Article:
Summary: I bought the MDR-DS6500 and connected it to a flat panel TV via the supplied (ultra thin) optical cable. With the base unit's special effects and compression switches both set to off, the headphones, which I found to be lightweight and comfortable, consistently produced clear untroubled sound with no variations in volume, even when I walked from room to room throughout the house. My only complaint is the volume control, which I found to be hard to feel and adjust.
Summary: The Sennheiser's and the Sony's both sound great they have a lot of punch and crispness. Sennheiser specializes in headphones and microphones (I understand), so the RS 170's have the signature sound of the excellent Sennheiser products. They do not disappoint in terms of audio listening quality but then neither do the Sony's. The amp in the Senheiser's seems a bit more powerful (picks up signals faster) than the comparably priced Sony's.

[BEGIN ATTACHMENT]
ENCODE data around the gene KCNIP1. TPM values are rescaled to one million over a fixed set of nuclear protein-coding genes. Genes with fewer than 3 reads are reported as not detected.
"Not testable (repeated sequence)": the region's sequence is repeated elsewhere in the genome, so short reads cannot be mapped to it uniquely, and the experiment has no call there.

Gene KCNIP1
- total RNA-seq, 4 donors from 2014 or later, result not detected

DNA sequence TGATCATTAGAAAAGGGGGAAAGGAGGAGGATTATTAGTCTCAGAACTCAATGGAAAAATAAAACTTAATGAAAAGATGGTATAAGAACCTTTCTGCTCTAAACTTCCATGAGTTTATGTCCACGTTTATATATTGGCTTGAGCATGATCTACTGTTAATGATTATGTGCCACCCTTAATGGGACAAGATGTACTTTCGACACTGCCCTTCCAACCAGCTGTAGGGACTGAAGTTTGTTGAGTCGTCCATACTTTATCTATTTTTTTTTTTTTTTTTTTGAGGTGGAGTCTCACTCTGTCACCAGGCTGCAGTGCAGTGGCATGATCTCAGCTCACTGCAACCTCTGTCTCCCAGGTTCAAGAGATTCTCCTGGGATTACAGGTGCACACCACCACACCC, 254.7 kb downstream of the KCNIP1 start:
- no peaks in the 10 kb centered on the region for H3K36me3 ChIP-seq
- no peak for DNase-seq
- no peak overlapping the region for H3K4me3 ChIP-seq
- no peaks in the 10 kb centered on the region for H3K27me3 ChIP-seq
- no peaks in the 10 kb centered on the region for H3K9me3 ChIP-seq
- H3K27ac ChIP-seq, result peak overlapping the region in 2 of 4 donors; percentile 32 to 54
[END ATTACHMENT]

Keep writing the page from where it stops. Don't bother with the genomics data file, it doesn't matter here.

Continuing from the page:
Pros: great sound with excellent frequency response, with both analogue and digital input
Cons: sony does not allow you to buy stand alone headphone to use with the base station
Summary: So, I've long been wanting a good wireless headset that could connect to both my computer and office Blu-ray setup (40-inch Google TV in this case) at the same time. So far, this is the best set I've seen on the market, and while it's close to perfect it has a couple of minor issues that prevent me from giving it five stars.
Summary: I think by 7.1 it means using the virtual sound technology to upmix either 2.0 stereo sound input or 5.1 channel sound input to 7.1. I don't think SPDIF supports 7.1 sound. I have ordered it and we'll see soon. Let me put five star for now.
Summary: To previous reviewer (Patatas): The Optical input will pass the older compressed DD-EX and DTS-ES 7.1 audio formats. It will not pass the new uncompressed Dolby TrueHD and DTS-HD Codec, HDMI is required for this. When using the optical connection, a Dolby TrueHD or DTS-HD source will be down-converted to regular DD or DTS.